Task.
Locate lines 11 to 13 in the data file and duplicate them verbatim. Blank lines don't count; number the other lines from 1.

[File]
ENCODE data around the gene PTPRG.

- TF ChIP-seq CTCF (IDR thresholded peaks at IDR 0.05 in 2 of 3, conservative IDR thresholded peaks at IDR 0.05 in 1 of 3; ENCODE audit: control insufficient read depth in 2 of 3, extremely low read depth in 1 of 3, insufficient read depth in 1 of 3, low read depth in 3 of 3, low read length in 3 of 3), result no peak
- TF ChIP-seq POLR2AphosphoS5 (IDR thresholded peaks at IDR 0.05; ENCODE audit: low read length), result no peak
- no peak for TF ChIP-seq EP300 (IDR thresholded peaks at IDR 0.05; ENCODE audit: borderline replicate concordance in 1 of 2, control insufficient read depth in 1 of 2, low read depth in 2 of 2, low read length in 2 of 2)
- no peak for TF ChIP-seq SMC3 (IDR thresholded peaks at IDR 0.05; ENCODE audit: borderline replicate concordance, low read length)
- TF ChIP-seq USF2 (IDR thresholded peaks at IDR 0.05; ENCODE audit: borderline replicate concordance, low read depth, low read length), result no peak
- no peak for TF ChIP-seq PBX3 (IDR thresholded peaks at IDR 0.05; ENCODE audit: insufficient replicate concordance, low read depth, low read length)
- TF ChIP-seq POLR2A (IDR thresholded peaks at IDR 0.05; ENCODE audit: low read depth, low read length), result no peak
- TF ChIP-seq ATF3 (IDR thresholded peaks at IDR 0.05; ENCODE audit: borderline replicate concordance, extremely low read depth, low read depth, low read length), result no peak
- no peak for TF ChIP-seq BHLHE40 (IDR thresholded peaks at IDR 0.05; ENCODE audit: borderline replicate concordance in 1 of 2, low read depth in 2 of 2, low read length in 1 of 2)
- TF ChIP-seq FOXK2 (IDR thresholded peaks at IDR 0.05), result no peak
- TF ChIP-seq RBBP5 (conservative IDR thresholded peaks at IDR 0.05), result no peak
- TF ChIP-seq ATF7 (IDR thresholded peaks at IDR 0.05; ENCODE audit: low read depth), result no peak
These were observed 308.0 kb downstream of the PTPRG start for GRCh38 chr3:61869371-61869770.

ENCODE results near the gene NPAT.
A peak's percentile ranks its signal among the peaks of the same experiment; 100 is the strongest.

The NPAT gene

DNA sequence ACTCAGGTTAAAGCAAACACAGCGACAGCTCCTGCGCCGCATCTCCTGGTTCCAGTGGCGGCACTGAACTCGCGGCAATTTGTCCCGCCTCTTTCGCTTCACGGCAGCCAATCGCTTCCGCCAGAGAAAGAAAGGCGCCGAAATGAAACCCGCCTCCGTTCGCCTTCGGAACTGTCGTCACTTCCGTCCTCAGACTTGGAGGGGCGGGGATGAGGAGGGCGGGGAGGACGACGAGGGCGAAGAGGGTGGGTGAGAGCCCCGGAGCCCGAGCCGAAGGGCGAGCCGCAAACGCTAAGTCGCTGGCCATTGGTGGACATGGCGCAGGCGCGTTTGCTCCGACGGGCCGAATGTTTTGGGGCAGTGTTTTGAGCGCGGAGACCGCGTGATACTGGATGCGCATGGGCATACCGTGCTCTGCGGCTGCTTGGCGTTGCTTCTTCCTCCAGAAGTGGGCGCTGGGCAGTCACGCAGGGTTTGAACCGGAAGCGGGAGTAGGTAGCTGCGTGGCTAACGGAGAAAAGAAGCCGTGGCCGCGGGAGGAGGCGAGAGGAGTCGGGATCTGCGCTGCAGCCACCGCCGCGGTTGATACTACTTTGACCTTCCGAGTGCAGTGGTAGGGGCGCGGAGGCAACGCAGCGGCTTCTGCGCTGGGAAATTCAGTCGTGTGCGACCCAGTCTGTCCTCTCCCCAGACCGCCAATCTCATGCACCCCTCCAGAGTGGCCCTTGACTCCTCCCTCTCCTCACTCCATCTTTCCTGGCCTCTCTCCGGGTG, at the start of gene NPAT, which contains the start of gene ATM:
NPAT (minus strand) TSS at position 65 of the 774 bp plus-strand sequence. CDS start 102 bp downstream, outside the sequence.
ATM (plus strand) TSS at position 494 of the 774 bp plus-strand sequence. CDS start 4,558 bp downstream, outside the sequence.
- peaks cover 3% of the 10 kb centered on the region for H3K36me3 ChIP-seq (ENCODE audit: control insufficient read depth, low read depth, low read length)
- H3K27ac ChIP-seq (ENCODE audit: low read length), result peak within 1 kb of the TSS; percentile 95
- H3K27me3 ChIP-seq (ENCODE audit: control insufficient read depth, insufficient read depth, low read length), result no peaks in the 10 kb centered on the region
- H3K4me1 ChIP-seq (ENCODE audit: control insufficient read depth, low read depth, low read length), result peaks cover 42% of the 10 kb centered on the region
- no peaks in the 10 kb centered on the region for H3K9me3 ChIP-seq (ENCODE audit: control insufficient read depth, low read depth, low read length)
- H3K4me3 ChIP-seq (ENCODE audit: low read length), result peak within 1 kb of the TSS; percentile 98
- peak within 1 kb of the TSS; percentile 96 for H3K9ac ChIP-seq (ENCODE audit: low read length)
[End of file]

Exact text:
- TF ChIP-seq FOXK2 (IDR thresholded peaks at IDR 0.05), result no peak
- TF ChIP-seq RBBP5 (conservative IDR thresholded peaks at IDR 0.05), result no peak
- TF ChIP-seq ATF7 (IDR thresholded peaks at IDR 0.05; ENCODE audit: low read depth), result no peak